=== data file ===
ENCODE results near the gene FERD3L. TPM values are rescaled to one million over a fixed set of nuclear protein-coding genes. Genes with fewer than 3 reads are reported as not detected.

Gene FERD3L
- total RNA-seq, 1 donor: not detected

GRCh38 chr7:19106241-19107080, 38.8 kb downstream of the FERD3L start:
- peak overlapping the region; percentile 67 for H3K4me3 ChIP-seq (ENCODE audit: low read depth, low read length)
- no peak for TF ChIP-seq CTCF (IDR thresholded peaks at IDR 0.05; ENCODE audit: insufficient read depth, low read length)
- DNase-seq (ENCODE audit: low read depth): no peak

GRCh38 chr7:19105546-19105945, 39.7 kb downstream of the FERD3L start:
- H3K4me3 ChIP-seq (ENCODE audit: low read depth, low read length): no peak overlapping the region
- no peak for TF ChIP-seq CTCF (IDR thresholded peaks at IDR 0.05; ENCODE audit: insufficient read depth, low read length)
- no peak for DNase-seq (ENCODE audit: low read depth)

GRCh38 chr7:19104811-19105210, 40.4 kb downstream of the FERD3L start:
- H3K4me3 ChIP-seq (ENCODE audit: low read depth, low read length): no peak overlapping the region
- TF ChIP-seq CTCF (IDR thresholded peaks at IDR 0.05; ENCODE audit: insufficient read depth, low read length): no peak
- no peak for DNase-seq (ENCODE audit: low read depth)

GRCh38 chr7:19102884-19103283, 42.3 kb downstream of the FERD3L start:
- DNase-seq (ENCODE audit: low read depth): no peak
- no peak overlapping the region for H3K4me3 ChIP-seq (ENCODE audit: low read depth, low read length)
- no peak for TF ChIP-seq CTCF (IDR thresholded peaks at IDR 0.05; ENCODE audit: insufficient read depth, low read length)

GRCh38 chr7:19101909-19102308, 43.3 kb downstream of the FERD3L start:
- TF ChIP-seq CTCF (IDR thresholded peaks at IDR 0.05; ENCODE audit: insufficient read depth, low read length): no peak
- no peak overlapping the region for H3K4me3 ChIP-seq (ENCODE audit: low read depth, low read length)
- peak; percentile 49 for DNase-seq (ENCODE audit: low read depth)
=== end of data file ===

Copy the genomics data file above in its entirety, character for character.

ENCODE results near the gene FERD3L. TPM values are rescaled to one million over a fixed set of nuclear protein-coding genes. Genes with fewer than 3 reads are reported as not detected.

Gene FERD3L
- total RNA-seq, 1 donor: not detected

GRCh38 chr7:19106241-19107080, 38.8 kb downstream of the FERD3L start:
- peak overlapping the region; percentile 67 for H3K4me3 ChIP-seq (ENCODE audit: low read depth, low read length)
- no peak for TF ChIP-seq CTCF (IDR thresholded peaks at IDR 0.05; ENCODE audit: insufficient read depth, low read length)
- DNase-seq (ENCODE audit: low read depth): no peak

GRCh38 chr7:19105546-19105945, 39.7 kb downstream of the FERD3L start:
- H3K4me3 ChIP-seq (ENCODE audit: low read depth, low read length): no peak overlapping the region
- no peak for TF ChIP-seq CTCF (IDR thresholded peaks at IDR 0.05; ENCODE audit: insufficient read depth, low read length)
- no peak for DNase-seq (ENCODE audit: low read depth)

GRCh38 chr7:19104811-19105210, 40.4 kb downstream of the FERD3L start:
- H3K4me3 ChIP-seq (ENCODE audit: low read depth, low read length): no peak overlapping the region
- TF ChIP-seq CTCF (IDR thresholded peaks at IDR 0.05; ENCODE audit: insufficient read depth, low read length): no peak
- no peak for DNase-seq (ENCODE audit: low read depth)

GRCh38 chr7:19102884-19103283, 42.3 kb downstream of the FERD3L start:
- DNase-seq (ENCODE audit: low read depth): no peak
- no peak overlapping the region for H3K4me3 ChIP-seq (ENCODE audit: low read depth, low read length)
- no peak for TF ChIP-seq CTCF (IDR thresholded peaks at IDR 0.05; ENCODE audit: insufficient read depth, low read length)

GRCh38 chr7:19101909-19102308, 43.3 kb downstream of the FERD3L start:
- TF ChIP-seq CTCF (IDR thresholded peaks at IDR 0.05; ENCODE audit: insufficient read depth, low read length): no peak
- no peak overlapping the region for H3K4me3 ChIP-seq (ENCODE audit: low read depth, low read length)
- peak; percentile 49 for DNase-seq (ENCODE audit: low read depth)